March 29, 2005 | David F. Coppedge

“Impressive” – the Memory Capabilities of Honeybees

“Over the past decade, work on the honey bee has provided growing evidence that insects are not simple, reflexive creatures,” begins a paper in PNAS by international scientists.1  “The brains of honey bees are very small, but their ability to learn and memorize tasks is impressive.”  (Emphasis added in all quotes.)
    With clever experiments, they put test bees through their paces.  They found them able to discern between relevant and irrelevant clues when lost, findings that “point to a remarkably robust, and yet plastic, working memory in the honey bee.”  See also the 02/15/2005 entry on honeybee mental mapping capabilities.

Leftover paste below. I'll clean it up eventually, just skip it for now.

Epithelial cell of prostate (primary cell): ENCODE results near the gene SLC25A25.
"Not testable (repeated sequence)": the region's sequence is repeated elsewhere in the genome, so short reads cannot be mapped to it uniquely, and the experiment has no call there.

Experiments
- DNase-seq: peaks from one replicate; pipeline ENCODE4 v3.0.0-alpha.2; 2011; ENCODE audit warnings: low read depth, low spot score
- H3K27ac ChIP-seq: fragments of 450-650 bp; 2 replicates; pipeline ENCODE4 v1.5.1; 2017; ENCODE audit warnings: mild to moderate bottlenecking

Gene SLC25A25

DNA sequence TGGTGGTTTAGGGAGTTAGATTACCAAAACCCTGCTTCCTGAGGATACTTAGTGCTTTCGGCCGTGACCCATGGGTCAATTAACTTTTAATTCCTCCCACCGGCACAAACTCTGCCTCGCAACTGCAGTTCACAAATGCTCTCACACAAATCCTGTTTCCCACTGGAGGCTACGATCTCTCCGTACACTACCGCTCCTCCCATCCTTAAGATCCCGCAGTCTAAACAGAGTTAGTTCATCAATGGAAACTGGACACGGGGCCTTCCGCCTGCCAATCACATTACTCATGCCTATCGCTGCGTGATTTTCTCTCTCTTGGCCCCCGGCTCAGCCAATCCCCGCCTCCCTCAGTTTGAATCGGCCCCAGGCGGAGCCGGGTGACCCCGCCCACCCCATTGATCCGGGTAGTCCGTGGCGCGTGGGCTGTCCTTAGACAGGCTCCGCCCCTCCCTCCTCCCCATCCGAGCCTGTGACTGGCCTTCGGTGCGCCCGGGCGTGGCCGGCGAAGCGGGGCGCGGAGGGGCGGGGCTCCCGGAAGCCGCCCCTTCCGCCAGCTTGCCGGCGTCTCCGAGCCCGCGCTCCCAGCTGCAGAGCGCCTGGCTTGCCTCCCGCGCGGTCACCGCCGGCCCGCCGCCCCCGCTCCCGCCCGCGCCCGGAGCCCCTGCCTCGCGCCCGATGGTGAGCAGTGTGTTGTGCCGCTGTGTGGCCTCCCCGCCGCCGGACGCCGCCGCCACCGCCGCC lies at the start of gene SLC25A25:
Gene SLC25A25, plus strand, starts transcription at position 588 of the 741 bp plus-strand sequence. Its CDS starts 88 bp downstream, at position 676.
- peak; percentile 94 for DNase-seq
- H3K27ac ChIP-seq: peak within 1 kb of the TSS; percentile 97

1Zhang et al., ”Visual working memory in decision making by honey bees,” Proceedings of the National Academy of Sciences USA, 10.1073/pnas.0501440102, published online before print March 28, 2005.

Bee aware: among all their expressions of amazement about the capabilities built into such a tiny insect, the authors made no mention of evolution in their paper.  That may sting the Darwinists but create a real buzz elsewhere, honey.

(Visited 10 times, 1 visits today)
Categories: Uncategorized

Leave a Reply

This site uses Akismet to reduce spam. Learn how your comment data is processed.